The dual enrollment program in Florida’s public schools is not making a significant contribution to the state’s pipeline for bachelor’s degree-level STEM fields like engineering, physical sciences and computer science.
In fact, the dominant use of the dual enrollment program in the key STEM subjects of math, chemistry and physics is for students to earn college credit for learning math content that is traditionally learned in high school courses in algebra, trigonometry and precalculus.
In the spring semester of 2019, 13,593 students were enrolled in dual enrollment classes in Precalculus, Trigonometry, College Algebra and even lower level classes like Intermediate Algebra that do not earn college credit. Intermediate Algebra is a “developmental” class taught mostly by institutions in the State College System (previously knows as community colleges) to remediate students who do not yet qualify to take College Algebra.
In contrast, only 1,023 high school students were dual enrolled in the Calculus 1 and Calculus 2 courses required for students majoring in engineering, the physical sciences and computer science. Another 317 were dual enrolled in calculus classes for business and social science majors.
While 2,777 students were dual enrolled in chemistry courses, only 1,578 of those students were enrolled in chemistry courses required for STEM majors.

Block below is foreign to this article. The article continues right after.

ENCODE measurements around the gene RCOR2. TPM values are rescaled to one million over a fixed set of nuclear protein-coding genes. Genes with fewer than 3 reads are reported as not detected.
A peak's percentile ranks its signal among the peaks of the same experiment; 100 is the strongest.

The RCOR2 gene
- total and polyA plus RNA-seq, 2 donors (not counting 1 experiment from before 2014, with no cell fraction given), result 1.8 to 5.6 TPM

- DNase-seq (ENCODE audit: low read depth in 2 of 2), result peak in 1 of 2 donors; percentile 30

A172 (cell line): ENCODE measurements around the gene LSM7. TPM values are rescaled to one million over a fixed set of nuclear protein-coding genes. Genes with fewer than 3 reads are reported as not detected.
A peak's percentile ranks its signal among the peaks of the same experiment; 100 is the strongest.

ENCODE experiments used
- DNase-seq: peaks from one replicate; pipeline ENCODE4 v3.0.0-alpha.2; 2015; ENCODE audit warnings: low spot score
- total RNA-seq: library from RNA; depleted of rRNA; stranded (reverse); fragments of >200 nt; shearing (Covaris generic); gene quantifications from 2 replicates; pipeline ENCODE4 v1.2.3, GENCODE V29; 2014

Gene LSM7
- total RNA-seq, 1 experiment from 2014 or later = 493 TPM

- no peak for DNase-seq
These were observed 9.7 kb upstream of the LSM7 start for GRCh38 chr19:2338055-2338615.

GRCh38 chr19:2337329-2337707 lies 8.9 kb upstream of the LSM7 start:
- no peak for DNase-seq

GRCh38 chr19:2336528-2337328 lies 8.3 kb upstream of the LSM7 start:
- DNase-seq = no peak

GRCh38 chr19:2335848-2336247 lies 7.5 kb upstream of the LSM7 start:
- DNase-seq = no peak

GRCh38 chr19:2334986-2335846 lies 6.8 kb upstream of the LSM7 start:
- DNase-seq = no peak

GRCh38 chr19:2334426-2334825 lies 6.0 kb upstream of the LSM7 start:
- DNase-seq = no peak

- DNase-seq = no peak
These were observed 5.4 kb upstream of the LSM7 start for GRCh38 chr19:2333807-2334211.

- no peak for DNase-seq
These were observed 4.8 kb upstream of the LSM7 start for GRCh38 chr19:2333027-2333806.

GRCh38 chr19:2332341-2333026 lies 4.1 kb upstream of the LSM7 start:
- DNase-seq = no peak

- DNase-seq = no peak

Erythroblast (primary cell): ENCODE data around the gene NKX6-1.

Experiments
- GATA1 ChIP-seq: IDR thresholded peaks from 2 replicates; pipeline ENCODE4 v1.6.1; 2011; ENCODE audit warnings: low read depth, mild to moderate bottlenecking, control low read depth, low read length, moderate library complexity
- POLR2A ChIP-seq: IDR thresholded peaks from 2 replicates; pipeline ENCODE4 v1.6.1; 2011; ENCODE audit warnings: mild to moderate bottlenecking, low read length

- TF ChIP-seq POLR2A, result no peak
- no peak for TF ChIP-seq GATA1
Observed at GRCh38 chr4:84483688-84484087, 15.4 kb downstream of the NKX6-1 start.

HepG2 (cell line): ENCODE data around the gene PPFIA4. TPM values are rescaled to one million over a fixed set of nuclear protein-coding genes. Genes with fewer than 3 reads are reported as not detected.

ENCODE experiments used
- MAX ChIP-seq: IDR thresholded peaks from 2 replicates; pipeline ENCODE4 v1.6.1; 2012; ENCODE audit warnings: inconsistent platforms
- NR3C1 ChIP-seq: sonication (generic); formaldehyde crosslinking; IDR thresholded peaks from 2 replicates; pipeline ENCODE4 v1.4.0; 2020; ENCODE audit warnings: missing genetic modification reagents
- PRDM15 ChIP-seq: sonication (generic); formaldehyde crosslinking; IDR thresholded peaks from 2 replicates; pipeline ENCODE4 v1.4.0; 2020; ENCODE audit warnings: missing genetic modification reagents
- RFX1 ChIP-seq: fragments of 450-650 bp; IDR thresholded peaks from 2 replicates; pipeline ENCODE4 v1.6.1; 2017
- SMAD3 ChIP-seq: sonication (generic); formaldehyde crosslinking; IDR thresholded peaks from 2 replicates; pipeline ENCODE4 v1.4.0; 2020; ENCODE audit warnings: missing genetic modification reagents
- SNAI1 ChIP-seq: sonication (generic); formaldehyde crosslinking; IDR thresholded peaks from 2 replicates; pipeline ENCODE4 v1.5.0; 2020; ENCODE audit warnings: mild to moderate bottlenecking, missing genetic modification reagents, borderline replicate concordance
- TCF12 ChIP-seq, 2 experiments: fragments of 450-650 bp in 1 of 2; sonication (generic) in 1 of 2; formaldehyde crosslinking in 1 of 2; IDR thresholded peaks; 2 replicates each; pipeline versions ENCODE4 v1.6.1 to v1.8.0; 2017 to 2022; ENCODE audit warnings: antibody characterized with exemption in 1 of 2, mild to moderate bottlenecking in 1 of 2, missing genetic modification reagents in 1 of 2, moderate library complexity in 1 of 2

Only 542 students were dual enrolled in physics classes.
The dual enrollment numbers come from the Spring 2019 course enrollment spreadsheets recently posted by the Florida Department of Education. While the department did not include dual enrollment numbers in its course enrollment spreadsheets for the last several years, those numbers were included this spring.
To meet accreditation requirements, a college instructor must have earned 18 credit hours at the graduate level in the discipline being taught. Therefore, in order to teach a dual enrollment class on a high school campus, a high school teacher must have 18 credit hours in graduate math courses – and math education courses do not count toward that requirement.
Therefore, as difficult as it is for a high school principal to recruit a teacher who is properly certified (with Florida’s Math 6-12 certification) to teach a standard high school precalculus course, it is much more difficult to recruit an educator who has the 18 graduate credit hours in math necessary to teach the dual enrollment version of Precalculus.
Students may also dual enroll to take a course on a college campus, or to take a course from a college instructor online.